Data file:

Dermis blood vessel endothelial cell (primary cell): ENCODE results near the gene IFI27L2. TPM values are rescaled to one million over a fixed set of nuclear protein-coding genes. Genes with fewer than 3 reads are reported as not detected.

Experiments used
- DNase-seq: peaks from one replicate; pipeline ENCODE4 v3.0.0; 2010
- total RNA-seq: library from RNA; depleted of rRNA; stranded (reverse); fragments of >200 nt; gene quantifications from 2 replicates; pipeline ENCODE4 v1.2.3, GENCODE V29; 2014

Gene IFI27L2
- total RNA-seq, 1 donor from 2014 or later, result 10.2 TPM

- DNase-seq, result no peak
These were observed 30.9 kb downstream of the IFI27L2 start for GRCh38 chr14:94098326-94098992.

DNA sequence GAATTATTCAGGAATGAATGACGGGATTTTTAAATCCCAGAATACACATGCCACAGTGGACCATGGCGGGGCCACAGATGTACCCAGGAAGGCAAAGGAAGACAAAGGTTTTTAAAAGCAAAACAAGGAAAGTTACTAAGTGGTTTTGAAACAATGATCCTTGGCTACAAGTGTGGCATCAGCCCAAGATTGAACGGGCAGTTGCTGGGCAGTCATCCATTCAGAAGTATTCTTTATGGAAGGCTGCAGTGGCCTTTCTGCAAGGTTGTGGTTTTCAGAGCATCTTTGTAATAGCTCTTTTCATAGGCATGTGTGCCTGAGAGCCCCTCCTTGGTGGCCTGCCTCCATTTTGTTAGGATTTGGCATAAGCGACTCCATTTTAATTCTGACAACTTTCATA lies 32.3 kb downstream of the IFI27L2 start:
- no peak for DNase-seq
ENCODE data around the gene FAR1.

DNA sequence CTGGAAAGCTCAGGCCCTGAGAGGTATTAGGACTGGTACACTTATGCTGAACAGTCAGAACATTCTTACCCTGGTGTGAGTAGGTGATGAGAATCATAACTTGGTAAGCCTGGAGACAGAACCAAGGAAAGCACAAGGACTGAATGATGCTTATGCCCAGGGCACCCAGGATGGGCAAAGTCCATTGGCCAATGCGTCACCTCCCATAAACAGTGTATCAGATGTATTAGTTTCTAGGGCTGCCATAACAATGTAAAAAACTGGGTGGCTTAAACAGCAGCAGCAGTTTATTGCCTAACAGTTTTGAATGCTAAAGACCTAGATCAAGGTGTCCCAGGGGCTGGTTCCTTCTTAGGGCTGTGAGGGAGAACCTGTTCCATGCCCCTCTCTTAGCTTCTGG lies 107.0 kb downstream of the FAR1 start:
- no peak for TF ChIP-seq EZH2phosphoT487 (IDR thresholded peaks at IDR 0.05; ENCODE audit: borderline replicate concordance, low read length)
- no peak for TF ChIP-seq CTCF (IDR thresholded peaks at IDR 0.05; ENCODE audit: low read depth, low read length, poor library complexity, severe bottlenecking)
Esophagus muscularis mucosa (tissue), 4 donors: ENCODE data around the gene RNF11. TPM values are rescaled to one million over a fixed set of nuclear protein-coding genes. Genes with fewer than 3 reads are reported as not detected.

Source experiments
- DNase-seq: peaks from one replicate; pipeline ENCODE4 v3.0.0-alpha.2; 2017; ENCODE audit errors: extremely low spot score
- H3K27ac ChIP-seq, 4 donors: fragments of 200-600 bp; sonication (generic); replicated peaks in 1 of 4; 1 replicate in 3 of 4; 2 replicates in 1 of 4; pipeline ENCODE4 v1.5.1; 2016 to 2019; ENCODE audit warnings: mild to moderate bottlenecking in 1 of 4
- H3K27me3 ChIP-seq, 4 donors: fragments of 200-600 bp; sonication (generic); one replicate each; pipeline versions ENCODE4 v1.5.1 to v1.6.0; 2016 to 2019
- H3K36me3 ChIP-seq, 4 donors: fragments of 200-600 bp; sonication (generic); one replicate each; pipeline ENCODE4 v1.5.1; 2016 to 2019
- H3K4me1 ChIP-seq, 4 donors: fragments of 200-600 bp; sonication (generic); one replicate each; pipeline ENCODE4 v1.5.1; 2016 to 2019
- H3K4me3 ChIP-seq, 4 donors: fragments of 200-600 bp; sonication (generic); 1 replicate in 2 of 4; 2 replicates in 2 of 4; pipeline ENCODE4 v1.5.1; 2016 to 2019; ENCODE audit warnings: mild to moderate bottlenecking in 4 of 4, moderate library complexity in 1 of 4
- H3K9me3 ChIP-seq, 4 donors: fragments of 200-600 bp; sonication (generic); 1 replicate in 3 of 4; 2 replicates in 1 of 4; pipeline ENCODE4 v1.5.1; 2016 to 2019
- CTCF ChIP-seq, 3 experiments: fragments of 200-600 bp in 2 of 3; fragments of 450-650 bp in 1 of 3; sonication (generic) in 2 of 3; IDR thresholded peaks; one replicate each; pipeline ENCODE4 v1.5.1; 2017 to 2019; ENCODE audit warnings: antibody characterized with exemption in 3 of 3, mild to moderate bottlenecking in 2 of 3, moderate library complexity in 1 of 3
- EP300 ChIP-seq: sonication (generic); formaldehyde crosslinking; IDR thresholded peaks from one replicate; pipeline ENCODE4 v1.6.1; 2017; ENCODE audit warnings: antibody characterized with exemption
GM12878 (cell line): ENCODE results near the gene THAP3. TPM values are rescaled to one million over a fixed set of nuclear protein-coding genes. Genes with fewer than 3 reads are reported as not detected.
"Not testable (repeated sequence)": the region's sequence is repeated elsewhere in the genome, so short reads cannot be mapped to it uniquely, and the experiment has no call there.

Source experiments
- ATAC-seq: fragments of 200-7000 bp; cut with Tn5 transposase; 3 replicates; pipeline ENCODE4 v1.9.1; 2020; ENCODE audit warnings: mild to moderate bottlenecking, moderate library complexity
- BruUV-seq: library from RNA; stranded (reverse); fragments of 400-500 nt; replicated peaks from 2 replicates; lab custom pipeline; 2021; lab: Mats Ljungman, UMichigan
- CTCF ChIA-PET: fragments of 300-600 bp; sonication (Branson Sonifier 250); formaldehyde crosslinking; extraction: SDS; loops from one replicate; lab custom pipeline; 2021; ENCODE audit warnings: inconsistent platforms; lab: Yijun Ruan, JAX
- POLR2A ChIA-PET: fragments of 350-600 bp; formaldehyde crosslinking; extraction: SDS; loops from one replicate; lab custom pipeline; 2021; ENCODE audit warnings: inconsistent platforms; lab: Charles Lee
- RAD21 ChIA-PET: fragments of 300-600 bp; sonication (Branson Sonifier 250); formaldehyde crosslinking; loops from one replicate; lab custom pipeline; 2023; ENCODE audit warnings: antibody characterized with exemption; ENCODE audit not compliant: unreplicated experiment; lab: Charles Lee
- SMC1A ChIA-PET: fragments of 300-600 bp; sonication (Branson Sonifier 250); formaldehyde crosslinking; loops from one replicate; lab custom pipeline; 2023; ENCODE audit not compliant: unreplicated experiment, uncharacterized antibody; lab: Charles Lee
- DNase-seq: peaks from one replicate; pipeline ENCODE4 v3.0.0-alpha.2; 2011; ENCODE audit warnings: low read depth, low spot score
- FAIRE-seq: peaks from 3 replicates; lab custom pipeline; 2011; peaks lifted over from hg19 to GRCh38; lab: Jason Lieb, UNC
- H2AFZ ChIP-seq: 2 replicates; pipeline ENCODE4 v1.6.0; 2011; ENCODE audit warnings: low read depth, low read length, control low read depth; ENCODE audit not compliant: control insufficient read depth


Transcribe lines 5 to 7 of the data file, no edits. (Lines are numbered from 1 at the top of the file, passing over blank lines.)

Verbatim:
Gene IFI27L2
- total RNA-seq, 1 donor from 2014 or later, result 10.2 TPM

- DNase-seq, result no peak